Kayaking description using KMCS

The time-dependent change in angular displacement of the trunk in kayaking was as follows: for the right stroke (right catch to left catch), there was a shift in turning and rotation from negative to positive. Conversely, for the left stroke (left catch to right catch), turning and rotation changed from positive to negative. There was minimal change in tilt (Fig. 6).

Typical graph of time-dependent change in angular displacement of the trunk measured using the video camera-type kayak motion capture system (KMCS) and the optical motion capture system (OMCS).

Figure 6: Typical graph of time-dependent change in angular displacement of the trunk measured using the video camera-type kayak motion capture system (KMCS) and the optical motion capture system (OMCS).

Validity and reliability of KMCS

When kayaking kinematics were measured, turning and rotation showed excellent validity (Table 2). Both RMSEs and MAEs were <5° and deemed accurate (Koo & Li, 2016). For tilting, the RMSE and MAE were comparable to those of other angles; however, the ROM was relatively small (Fig. 6).

Table 2:
RMSE and MAE were reported as angular displacements of the respective trunk kinematics.
Segment Axis RMSE (°) (angular displacement) MAE (°) (angular displacement)
Trunk Tilting (ML) 2.43 1.76
Turning (AP) 1.42 1.08
Rotation (long) 3.94 3.00
DOI: 10.7717/peerj.15227/table-2


RMSE, root mean squared error; MAE, mean absolute error; ML, medio-lateral axis; AP, antero-posterior axis; long, longitudinal axis.

Bland–Altman analysis showed good agreement in angular displacements of total range of motion, with mean bias values of −0.84°, −0.07°, and −0.41° for tilting, turning, and rotation, respectively. The ICCs showed excellent reliabilities of 0.966, 0.985, and 0.973 for tilting, turning, and rotation, respectively (Table 3).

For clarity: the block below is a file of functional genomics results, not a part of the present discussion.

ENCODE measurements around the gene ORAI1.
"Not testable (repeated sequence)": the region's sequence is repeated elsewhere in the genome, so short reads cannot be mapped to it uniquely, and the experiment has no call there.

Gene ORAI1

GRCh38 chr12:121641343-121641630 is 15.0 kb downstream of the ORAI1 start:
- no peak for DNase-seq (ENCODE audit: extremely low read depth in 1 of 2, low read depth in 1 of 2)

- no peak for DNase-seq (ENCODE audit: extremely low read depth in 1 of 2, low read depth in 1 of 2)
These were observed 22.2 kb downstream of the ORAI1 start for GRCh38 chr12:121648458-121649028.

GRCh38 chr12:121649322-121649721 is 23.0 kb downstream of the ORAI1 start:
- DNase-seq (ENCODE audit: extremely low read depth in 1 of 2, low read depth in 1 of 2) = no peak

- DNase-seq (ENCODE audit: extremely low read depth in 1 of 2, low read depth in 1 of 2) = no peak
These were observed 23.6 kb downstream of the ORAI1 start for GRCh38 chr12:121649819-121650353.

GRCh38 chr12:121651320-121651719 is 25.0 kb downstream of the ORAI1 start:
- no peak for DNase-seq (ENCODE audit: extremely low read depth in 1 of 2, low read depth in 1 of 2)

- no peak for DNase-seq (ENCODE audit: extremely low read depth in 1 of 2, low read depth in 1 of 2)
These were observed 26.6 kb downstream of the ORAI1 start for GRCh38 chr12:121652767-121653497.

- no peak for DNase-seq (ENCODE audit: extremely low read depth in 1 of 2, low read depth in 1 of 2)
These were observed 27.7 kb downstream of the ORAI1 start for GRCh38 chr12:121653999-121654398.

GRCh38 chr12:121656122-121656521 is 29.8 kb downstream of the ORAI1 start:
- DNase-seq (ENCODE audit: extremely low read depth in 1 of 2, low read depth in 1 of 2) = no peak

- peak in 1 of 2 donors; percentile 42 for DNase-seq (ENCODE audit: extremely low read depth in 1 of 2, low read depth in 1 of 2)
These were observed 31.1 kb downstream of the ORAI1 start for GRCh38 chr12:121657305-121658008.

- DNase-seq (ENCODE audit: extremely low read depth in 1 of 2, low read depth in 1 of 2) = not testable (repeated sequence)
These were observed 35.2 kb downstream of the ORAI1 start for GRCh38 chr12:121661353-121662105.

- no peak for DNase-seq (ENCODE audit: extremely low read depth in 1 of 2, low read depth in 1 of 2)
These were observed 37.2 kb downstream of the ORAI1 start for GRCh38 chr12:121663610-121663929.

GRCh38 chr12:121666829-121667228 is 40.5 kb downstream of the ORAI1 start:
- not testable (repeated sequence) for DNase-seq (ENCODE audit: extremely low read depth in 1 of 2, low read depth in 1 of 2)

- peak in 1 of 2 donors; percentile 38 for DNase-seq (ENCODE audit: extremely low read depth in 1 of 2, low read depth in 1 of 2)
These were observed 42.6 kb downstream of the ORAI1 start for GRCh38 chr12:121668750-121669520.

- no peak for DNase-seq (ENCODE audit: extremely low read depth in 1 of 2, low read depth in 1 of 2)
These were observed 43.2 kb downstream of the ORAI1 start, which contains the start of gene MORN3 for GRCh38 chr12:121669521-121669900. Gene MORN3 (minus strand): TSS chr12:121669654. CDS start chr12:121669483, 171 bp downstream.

Table 3:
Mean (SD) measurements of KMCS and OMCS, mean bias with UB and LB of the LOA, and ICC between measurement systems in angular displacement of the trunk.
Segment Axis Angular displacement (°)
Total range of motion KMCS
Mean (SD)
Total range of motion OMCS
Mean (SD)
Trunk Tilting (ML) 9.92 (3.13) 7.28 (4.28) −0.84 (3.63, −5.32) 0.966
Turning (AP) 24.32 (7.43) 24.55 (7.96) −0.07 (2.71, −2.84) 0.985
Rotation (long) 52.89 (11.16) 47.68 (11.60) −0.41 (7.28, −8.10) 0.973
DOI: 10.7717/peerj.15227/table-3


KMCS, video camera type kayak motion capture system; OMCS, optical motion capture system; SD, standard deviation; LOA, limits of agreement; UB, upper bound; LB, lower bound; ICC, intra-class correlation coefficient; ML, medio-lateral axis; AP, antero-posterior axis; long, longitudinal axis.


The most important finding of this study was that the RMSE and MAE were <5° for tilting, turning, and rotation. The Bland–Altman analysis showed good agreement, and all ICCs exhibited excellent reliability. These results suggest that KMCS measured the trunk motion effectively, with good accuracy in kayaking. Tilting demonstrated the same validity as that of other angles, but the ROM was relatively small. Therefore, detecting slight movements in tilt during kayaking may be difficult (Bertozzi et al., 2022; Bjerkefors et al., 2018). The tilting depends on the accuracy of the Z-axis of the 3D coordinates. Although a greater distance between cameras is expected to improve the Z-axis accuracy, the current system does not permit it. Improper trunk motion would induce low-back and shoulder injuries (Abraham & Stepkovitch, 2012; Kameyama et al., 1999). Limonta et al. (2010) found that trunk motion, including that of the pelvis, was an important factor for effective kayaking. To the best of our knowledge, no previous studies have used OMCS to analyze kayaking on water. In this study, the trunk angle was compared between KMCS and OMCS in kayaking, and the accuracy of KMCS analysis was observed to be good.